How to set KPIs for marketing
What are the right KPIs for marketing, and how do you set them? Marketing is worthless if you don’t measure – but how do you set the right KPIs for your marketing campaigns?
It’s a question that can strike terror into even the most seasoned marketers, but it doesn’t have to be as complicated as you first think. It’s best if you take a step-by-step approach to KPI setting, and we’re here to help!
What are KPIs in digital marketing?
For marketing, KPIs, or key performance indicators, are metrics designed to help you achieve a goal or set of goals. They are specific numbers that you work towards – allowing you to measure progress and success. They are used across marketing campaigns for websites, social media channels, advertising and more.
1. Write a marketing strategy
KPIs should always be based on a strategy, rather than an arbitrary set of metrics and numbers. Without a strategy, you’ll quickly lose focus and your KPIs will be meaningless.
Examine your business and your goals, and set a strategy based upon what you want to achieve and what the best way to do that is. This all depends on your product or service, customers, competitors, resources and not forgetting, your budget.
2. Pick the metrics that matter most
Your strategy will outline key goals, such as increasing organic search traffic or improving conversion rates from a landing page, and you need to pick metrics that match these goals.
Be careful not to have too many metrics too, keep it laser-focused on a handful of KPIs for each channel so they are achievable and so they mean something.
Metrics that people often set include:
Goal conversion rates (sales, form submissions, whitepaper downloads)
Number of sessions from a certain source (social, organic, referral)
Website sessions to specific pages (blog pages, landing pages)
Advertising conversion rate (for social media advertising or search ads)
Engagement with content (video views, gated content downloads, comments)
Social media followers, engagement rates, impressions
This is just a snapshot of the type of KPIs people set – yours will be unique to your business, marketing campaign or specific product.
3. Look at historical data
“What’s a good amount of website traffic to have?”
This is a question we get asked a lot! How long is a piece of string?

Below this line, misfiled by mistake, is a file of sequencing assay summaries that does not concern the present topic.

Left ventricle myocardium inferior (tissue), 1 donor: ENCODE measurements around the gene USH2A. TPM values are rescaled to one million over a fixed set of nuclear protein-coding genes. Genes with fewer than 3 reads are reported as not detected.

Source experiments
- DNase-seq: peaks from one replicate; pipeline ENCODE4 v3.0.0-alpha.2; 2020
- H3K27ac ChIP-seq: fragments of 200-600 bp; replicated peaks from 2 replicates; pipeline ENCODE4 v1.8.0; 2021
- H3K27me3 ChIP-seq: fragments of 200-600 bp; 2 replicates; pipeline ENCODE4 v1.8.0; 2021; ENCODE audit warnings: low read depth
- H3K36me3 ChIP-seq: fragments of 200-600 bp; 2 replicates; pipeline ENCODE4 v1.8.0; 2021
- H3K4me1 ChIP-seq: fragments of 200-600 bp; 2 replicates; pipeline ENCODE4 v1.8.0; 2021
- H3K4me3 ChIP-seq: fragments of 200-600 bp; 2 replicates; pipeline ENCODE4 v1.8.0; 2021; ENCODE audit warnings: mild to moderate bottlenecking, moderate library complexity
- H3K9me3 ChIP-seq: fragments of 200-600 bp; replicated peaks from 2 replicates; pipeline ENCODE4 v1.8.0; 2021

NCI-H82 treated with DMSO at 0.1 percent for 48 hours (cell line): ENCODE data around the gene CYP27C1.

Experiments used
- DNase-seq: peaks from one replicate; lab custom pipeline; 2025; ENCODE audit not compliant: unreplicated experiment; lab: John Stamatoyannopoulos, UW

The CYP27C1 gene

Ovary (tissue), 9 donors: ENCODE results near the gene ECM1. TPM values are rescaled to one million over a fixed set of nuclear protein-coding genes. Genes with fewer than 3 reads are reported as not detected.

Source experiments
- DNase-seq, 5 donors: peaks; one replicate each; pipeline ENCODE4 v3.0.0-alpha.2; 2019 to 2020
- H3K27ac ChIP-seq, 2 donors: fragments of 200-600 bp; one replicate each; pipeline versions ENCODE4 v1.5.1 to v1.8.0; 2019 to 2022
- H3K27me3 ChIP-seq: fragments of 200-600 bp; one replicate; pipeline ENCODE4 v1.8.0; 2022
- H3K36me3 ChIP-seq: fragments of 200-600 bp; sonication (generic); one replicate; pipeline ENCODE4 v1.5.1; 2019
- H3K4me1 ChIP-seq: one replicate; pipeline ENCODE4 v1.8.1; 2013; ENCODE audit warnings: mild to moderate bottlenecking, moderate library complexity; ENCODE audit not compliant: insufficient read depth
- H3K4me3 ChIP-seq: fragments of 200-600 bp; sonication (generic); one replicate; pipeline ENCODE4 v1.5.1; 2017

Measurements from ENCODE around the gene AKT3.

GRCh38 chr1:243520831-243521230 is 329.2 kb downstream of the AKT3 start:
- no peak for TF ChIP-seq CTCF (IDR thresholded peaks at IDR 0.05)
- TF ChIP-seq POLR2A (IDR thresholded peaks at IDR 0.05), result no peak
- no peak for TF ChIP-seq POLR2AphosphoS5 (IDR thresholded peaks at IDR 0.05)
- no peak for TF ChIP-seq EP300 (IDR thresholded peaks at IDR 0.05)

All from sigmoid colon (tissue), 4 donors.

There’s no industry standard or specific benchmark. It all depends on who you are. Businesses are all different. And what’s important is the quality rather than the quantity. A tech start-up doesn’t need to compete with the traffic levels of the Apple website, for example.
The best way to set KPIs is to look back at your data. From here you can make improvements – for example improving traffic by 10, 15 or 20 per cent. Your strategy will inform the best percentage to increase this by, and which areas are likely to increase.
When looking at historical data take into account:
Social media analytics
Current conversion rates
4. Match it with your activity
Any metrics you set should be matched with the activity that your strategy will suggest. So, are you planning on blogging more often because this helps increase organic search traffic? In this case, your KPIs should be focused on website sessions, blog post views and referrals from Google search. You may also want to include the number of keywords you rank for.
Think too about what your marketing campaigns will be focused on. If you know that you’ll be publishing a series of whitepapers across the course of the year, make sure to set content marketing KPIs for downloads and conversion rates.
When looking at social media KPIs, followers aren’t always a good measure of whether your activity is working. Think instead in terms of engagement and clicks, this tells you if people are really interested in the content you publish. Measuring these will allow you to see what works best and what to do more of.
5. Be realistic
Give yourself a break!
Don’t set lofty KPIs in the hope that you’ll impress your boss, you’ll only set yourself up to fail.
Be realistic about what your team can achieve based on the resources you have, historical data and customer behaviour. There’s no point in promising you’ll double traffic on your website when you’re only planning on increasing advertising spend by 10%.
Also, ask yourself - what actually works? Don’t use a platform or technique for the sake of it. Be ruthless! If your research shows that you don’t receive a lot of engagement from Twitter, don’t set ambitious social media KPIs for improving your reach there. Unless you’re planning to run a large-scale advertising campaign. Focus on what will work.
Ready? Set? GO!
Setting KPIs for marketing campaigns needn’t be scary or ambiguous. Use the data available to you to make well-thought-out decisions and always, always employ a strategy. Match your KPIs to your activity and think about what you can really achieve.
If you follow these steps, you’ll have a set of well-thought-out KPIs that you’ll feel motivated to achieve. And remember, keep measuring them regularly! That way you’ll know if you’re on track to achieve them.